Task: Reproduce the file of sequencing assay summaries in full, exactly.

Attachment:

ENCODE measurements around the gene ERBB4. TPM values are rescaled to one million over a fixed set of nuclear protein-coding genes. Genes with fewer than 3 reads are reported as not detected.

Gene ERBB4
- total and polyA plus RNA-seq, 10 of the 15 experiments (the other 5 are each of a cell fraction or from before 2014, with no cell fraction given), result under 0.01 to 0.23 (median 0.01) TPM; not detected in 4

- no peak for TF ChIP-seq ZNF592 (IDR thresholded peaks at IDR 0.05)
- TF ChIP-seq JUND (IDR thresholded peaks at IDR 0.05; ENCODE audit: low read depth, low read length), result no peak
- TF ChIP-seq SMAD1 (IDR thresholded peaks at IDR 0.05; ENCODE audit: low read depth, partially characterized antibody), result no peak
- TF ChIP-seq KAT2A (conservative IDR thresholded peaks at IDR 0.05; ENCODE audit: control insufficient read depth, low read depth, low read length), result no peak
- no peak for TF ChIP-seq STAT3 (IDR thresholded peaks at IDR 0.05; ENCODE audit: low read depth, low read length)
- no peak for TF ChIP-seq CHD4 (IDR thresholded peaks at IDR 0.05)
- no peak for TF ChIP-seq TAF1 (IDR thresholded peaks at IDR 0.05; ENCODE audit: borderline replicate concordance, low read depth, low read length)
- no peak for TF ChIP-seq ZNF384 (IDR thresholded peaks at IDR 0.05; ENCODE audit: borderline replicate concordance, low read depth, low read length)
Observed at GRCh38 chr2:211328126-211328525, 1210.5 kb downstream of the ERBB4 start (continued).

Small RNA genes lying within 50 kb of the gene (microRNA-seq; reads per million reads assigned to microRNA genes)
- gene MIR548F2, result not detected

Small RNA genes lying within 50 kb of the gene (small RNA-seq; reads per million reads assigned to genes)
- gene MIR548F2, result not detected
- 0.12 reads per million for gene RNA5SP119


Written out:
ENCODE measurements around the gene ERBB4. TPM values are rescaled to one million over a fixed set of nuclear protein-coding genes. Genes with fewer than 3 reads are reported as not detected.

Gene ERBB4
- total and polyA plus RNA-seq, 10 of the 15 experiments (the other 5 are each of a cell fraction or from before 2014, with no cell fraction given), result under 0.01 to 0.23 (median 0.01) TPM; not detected in 4

- no peak for TF ChIP-seq ZNF592 (IDR thresholded peaks at IDR 0.05)
- TF ChIP-seq JUND (IDR thresholded peaks at IDR 0.05; ENCODE audit: low read depth, low read length), result no peak
- TF ChIP-seq SMAD1 (IDR thresholded peaks at IDR 0.05; ENCODE audit: low read depth, partially characterized antibody), result no peak
- TF ChIP-seq KAT2A (conservative IDR thresholded peaks at IDR 0.05; ENCODE audit: control insufficient read depth, low read depth, low read length), result no peak
- no peak for TF ChIP-seq STAT3 (IDR thresholded peaks at IDR 0.05; ENCODE audit: low read depth, low read length)
- no peak for TF ChIP-seq CHD4 (IDR thresholded peaks at IDR 0.05)
- no peak for TF ChIP-seq TAF1 (IDR thresholded peaks at IDR 0.05; ENCODE audit: borderline replicate concordance, low read depth, low read length)
- no peak for TF ChIP-seq ZNF384 (IDR thresholded peaks at IDR 0.05; ENCODE audit: borderline replicate concordance, low read depth, low read length)
Observed at GRCh38 chr2:211328126-211328525, 1210.5 kb downstream of the ERBB4 start (continued).

Small RNA genes lying within 50 kb of the gene (microRNA-seq; reads per million reads assigned to microRNA genes)
- gene MIR548F2, result not detected

Small RNA genes lying within 50 kb of the gene (small RNA-seq; reads per million reads assigned to genes)
- gene MIR548F2, result not detected
- 0.12 reads per million for gene RNA5SP119